The lack of scanners and sniffer dogs at the Busia border is hindering the war against smuggling.
According to the Kenya Revenue Authority (KRA), this has resulted in the Busia One Stop Border Post (OSBP) being named among the most notorious for attracting unscrupulous traders who bring in contraband sugar.
KRA Western Regional Coordinator John Gathatwa yesterday said monitoring the porous border from Lwakhakha to Osieko also proved a major challenge in the fight to stop influx of uncustomed goods from Uganda.
In an interview with The Standard, Mr Gathatwa said the agency had reached an agreement with the Uganda Revenue Authority (URA) and other State bodies to conduct patrols along the border to tackle the smuggling menace.
“We have enhanced joint verification with other government agencies. Consignments are currently being subjected to thorough scrutiny,” he said.
The KRA and URA, Mr Gathatwa said, would also be sharing information expected to lead to impounding of suspected consignments entering either country.
He said the taxman had also rolled out a programme to create awareness among communities living along the border on the need to pay taxes, and the consequences of smuggling.
Lot of hostility
“There is hostility from the surrounding community, especially in Marachi. Recently, a multi-agency team was attacked in the area during an operation,” said Gathatwa, adding: “It is the taxes they pay that the Government uses to roll out development projects. We must learn to pay taxes and avoid using shortcuts.”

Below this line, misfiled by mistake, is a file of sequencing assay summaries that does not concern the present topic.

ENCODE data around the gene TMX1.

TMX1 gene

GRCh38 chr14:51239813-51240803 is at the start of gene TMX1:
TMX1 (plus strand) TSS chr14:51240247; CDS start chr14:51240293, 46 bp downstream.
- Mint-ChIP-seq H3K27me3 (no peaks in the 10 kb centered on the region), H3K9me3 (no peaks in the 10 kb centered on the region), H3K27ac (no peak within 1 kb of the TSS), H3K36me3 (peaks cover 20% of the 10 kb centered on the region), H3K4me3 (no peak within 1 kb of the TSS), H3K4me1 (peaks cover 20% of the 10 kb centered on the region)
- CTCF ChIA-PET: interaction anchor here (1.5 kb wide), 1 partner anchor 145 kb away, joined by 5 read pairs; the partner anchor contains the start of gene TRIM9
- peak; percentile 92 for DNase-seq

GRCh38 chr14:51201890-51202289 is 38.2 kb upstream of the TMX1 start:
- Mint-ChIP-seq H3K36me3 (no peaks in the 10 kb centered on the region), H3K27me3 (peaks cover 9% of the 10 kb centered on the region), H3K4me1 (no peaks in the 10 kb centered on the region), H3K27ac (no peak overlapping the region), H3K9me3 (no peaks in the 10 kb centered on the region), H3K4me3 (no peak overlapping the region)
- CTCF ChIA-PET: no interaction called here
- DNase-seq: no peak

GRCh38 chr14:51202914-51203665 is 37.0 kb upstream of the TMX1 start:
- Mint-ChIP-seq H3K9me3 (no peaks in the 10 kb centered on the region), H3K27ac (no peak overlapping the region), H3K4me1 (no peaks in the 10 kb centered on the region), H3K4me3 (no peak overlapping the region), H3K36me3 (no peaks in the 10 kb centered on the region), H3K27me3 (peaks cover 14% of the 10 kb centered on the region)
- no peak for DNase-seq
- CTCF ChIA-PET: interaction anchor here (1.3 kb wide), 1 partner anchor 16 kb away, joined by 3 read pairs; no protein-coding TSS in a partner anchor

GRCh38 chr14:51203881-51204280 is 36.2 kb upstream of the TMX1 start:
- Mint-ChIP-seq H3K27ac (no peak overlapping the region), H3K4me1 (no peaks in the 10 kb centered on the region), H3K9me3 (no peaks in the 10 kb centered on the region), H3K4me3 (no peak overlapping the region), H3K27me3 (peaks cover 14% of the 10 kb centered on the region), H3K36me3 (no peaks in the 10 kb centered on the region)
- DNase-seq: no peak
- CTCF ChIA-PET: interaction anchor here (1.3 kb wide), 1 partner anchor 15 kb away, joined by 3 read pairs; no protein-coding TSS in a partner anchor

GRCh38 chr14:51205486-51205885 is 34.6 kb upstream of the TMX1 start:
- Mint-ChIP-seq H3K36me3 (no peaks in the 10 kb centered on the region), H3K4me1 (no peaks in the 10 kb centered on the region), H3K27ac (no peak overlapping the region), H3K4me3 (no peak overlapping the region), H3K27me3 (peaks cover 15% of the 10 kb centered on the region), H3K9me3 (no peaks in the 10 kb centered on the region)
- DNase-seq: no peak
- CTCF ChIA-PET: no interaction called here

In the 2015/2016 financial year, KRA raised Sh818 million at the Busia border against a target of Sh979 million.
In the subsequent fiscal year, the taxman recorded an increase in revenue collection. According to Gathatwa, they netted Sh1.4 billion after targeting to collect Sh958 million.
And despite the long electioneering period and its aftermath in the 2017/2018 financial year, Gathatwa noted, KRA raised Sh1.3 billion revenue against a target Sh1.1 billion.
The regional coordinator also downplayed claims that some KRA officers aided the entry of substandard goods into the country. “It is not true. Our officers release goods subject to certification by other relevant border agencies.”
Last week, KRA made some staff changes, with Gathatwa, who was previously the chief manager, customs and border control, taking over from Kevin Safari.
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